CAUTION: Read Your Regs or Risk Your Rig
By Kimberly Mason
For The Chronicle
The Washington State Department of Fish and Wildlife has finally released the 2011 Game Animal Population and Hunting Information reports this week. You can find the reports online at wdfw.wa.gov/hunting/prospects/.
News isn’t good for forest grouse hunters, mainly due to the cold and wet spring we experienced on this side of the mountains, putting chicks at risk.
The news is better for deer hunters. “Deer populations seem to be increasing west of I-5 as timber harvest takes place, which produces better deer forage,” states the report for District 10.
Elk hunters will also be happy. “The winter of 2010-2011 was not severe and hopefully a few more bulls have escaped to older age classes,” the report states.
Pheasant release site general season opens on Saturday, Oct. 1, hunters 65 and older can take the field and hunt without heavy competition through Friday of this week.
Band-tailed pigeon closed Sept. 23, harvest cards are due by Sept. 30.
Mourning dove remains open through Sept. 30 and forest grouse will continue until Dec. 31.
Westside quail opens Oct. 1.
Early black powder deer season opened on Sept. 24 in many local areas.
Early elk season for muzzleloader hunters opens Oct. 1.
Rivers and Streams
Make sure you read the regs before you head out to fish any waters.
According to Charles McElroy, sporting goods clerk at the Sunbird Shopping Center, the local game warden ran into an ignorant angler with six unclipped kings in his possession.
“That guy walked home,” McElroy said.
If you are caught fishing illegally, WDFW can take not only your fish, but anything that you used to catch those illegal fish — including your rig. Beware, be smart and read the regulations.
Silvers are making themselves known in the Cowlitz River, according to Marshall Borsom at Fish Country in Ethel. Fall kings are also showing in good number, but there’s a catch.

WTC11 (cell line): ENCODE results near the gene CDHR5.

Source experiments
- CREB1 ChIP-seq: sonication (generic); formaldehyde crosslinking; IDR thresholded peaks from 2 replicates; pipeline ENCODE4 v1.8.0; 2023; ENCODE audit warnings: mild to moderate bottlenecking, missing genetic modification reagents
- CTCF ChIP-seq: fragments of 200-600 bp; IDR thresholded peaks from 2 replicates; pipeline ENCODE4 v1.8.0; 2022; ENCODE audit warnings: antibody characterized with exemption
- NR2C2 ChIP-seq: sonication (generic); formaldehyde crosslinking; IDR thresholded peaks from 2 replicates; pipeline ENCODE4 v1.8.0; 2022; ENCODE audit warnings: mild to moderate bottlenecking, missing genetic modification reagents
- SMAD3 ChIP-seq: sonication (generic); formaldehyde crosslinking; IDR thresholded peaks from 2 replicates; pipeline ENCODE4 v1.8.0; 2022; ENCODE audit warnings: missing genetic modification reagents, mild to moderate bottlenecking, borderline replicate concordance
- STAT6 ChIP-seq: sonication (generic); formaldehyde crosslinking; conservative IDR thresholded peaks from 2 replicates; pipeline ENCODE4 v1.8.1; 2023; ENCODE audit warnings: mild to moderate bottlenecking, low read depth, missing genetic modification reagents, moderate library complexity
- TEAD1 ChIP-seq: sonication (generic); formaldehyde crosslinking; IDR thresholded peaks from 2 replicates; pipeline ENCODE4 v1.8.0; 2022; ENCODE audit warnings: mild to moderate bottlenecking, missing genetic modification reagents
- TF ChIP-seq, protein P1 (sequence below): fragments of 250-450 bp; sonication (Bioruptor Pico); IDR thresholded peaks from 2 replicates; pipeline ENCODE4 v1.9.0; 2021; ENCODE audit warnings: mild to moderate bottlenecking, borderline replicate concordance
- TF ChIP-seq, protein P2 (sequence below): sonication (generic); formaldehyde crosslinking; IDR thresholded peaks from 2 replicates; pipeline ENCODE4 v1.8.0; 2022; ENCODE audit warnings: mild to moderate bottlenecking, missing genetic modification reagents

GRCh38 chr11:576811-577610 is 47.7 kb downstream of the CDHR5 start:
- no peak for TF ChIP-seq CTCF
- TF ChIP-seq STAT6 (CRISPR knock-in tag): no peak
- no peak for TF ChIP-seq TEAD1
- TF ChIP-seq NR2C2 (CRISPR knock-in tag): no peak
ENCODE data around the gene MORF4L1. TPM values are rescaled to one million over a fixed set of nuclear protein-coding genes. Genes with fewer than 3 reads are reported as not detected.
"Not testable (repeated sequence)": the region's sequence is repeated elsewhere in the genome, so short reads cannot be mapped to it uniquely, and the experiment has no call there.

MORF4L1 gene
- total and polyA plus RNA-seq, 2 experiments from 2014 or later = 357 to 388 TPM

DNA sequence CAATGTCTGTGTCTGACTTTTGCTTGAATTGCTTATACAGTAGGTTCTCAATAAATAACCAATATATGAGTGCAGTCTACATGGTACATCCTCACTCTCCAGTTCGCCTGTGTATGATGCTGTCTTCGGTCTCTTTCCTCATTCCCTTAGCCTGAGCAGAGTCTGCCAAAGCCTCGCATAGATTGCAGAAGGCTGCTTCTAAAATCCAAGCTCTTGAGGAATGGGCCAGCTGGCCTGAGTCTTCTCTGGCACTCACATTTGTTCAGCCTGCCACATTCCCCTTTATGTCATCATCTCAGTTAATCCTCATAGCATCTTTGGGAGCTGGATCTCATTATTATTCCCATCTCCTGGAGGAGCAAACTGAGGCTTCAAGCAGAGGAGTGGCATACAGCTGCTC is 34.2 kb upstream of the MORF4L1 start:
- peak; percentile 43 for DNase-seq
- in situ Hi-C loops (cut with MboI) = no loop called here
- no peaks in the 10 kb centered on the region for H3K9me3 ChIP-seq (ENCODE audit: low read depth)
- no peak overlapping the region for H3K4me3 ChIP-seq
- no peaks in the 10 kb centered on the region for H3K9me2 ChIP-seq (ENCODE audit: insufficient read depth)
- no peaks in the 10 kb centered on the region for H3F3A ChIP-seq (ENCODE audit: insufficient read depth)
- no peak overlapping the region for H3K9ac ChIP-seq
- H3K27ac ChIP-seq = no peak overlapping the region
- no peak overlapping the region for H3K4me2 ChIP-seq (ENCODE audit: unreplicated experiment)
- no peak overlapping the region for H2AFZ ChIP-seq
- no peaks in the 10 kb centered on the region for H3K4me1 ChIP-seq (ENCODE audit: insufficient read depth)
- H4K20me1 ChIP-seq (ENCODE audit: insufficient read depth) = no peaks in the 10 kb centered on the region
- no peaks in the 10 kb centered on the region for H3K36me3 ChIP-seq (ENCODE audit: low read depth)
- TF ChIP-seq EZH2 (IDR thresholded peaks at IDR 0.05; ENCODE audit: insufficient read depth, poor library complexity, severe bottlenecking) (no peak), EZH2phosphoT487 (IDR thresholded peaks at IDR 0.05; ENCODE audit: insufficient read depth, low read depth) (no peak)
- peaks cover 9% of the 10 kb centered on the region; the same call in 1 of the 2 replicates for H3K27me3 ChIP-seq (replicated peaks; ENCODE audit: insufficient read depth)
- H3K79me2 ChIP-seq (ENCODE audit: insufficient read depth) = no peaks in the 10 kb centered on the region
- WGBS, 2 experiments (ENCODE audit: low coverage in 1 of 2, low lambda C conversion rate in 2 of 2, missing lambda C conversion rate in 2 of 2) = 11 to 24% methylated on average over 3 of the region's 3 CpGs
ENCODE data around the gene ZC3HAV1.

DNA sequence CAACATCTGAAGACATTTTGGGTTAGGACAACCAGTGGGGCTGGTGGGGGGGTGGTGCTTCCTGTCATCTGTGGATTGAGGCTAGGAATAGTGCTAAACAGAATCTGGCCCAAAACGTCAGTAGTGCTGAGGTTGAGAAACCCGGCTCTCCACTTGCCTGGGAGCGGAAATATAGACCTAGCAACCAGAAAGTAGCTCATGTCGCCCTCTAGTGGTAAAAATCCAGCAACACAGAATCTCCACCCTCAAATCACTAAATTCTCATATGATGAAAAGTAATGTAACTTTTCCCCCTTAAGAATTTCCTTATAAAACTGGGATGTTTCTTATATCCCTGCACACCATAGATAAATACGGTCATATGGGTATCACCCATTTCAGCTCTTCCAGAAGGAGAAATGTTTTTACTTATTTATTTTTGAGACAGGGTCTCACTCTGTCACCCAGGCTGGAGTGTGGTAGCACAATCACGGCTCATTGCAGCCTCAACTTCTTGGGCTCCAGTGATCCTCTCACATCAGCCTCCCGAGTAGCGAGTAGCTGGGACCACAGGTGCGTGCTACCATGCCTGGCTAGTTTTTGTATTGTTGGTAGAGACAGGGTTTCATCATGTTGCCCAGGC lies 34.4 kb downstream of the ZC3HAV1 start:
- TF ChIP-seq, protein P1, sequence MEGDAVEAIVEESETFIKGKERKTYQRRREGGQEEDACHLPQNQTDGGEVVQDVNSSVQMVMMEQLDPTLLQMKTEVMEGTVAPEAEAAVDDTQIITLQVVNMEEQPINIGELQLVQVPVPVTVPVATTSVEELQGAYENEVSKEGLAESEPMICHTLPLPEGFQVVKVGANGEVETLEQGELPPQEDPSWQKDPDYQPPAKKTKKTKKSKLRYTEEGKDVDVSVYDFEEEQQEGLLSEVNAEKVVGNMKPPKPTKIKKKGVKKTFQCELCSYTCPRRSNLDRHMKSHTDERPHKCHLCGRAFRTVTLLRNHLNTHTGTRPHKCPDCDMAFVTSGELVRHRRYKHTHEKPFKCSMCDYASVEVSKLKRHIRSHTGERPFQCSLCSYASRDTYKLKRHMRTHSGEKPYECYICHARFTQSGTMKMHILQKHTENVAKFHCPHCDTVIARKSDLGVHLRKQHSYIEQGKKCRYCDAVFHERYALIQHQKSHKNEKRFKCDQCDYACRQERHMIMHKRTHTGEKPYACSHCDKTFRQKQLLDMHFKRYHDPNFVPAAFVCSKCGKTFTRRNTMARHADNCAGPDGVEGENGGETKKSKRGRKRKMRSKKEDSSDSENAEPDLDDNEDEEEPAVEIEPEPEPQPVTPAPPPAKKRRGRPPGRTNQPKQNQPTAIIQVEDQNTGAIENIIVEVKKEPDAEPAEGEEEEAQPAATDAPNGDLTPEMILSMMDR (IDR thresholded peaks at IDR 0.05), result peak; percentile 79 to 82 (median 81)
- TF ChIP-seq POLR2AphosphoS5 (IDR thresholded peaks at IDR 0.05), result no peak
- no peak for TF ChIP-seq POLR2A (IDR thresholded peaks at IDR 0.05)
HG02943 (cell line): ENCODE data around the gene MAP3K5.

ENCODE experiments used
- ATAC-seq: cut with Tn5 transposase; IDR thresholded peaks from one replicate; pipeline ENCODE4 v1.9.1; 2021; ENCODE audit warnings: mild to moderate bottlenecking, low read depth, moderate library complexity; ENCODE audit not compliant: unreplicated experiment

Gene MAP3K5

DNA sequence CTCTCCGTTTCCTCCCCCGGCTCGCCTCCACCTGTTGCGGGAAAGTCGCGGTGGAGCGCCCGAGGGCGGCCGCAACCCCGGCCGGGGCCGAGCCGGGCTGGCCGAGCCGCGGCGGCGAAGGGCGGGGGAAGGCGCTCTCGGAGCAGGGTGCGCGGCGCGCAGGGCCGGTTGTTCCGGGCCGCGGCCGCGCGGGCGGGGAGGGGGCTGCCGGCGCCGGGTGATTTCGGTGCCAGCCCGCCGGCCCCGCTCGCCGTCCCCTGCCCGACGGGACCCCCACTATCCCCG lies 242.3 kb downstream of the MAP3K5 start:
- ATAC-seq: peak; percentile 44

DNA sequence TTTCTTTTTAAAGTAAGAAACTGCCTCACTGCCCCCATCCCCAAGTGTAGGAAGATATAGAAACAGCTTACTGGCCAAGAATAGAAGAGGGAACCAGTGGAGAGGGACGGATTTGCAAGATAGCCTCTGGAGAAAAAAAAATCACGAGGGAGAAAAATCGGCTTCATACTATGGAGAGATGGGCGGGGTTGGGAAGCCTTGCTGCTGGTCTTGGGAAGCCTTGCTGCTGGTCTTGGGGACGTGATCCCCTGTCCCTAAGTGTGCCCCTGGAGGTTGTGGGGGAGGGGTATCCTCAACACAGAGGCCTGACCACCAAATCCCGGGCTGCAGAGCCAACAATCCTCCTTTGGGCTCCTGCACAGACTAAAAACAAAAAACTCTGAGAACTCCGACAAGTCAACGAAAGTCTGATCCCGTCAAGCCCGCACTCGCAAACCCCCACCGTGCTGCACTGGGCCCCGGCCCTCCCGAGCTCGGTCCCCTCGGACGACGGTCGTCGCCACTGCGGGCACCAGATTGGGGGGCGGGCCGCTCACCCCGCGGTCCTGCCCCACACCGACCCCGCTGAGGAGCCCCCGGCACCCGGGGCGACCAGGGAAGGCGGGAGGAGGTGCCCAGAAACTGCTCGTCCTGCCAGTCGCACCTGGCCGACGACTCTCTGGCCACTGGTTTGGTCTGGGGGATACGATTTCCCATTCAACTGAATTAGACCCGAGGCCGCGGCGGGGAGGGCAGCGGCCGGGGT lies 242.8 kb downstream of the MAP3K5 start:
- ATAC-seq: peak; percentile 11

“I put six kings in the boat this week, but I could only keep two of them,” said Borsom.
Wild chinook are averaging between 70 to 80 percent of the haul, keeping local anglers frustrated.
A lot of hooked and released kings are dying, according to Borsom, “they can’t survive being hooked that deep and then being let go. I’m trying to figure out when they are going to change the rules so we can keep one wild king with our limit of two.”
A 71-pound chinook salmon was taken out of the Columbia River this week.
“It took two and a half hours and two miles of river to land it,” said McElroy.
The silvers are in at the Puyallup River and they’re expecting another wave of humpys to hit any day now.
The Chehalis River is fishing well, but it’s the more knowledgeable fishermen getting the fish, according to McElroy.
“And with the rains we’ve been getting, it should bring the fish up from the bay,” said McElroy.
Sea run cutthroat are showing up in numbers at the Blue Creek area of the Cowlitz.
Mineral Lake closes Friday.
Rob Pogue, of Offut Lake Resort, said trout fishing is picking up. “On the cooler days there’s more fish, when it heats up, it slows down.”
Mayfield and Riffe lakes have been fishing well.
On the Beach and Ocean
Clam digs may be scheduled for the end of October, according to the WDFW.
In Marine Area 11 (Tacoma-Vashon Island) the daily limit of salmon is 2 plus 2 pink (release wild chinook). The limit drops to two on Oct. 1.
In Marine Area 13 (South Puget Sound) the daily limit is 2 salmon (chinook minimum size 22 inches), release all wild chinook and coho, after Oct. 1 the rules will change.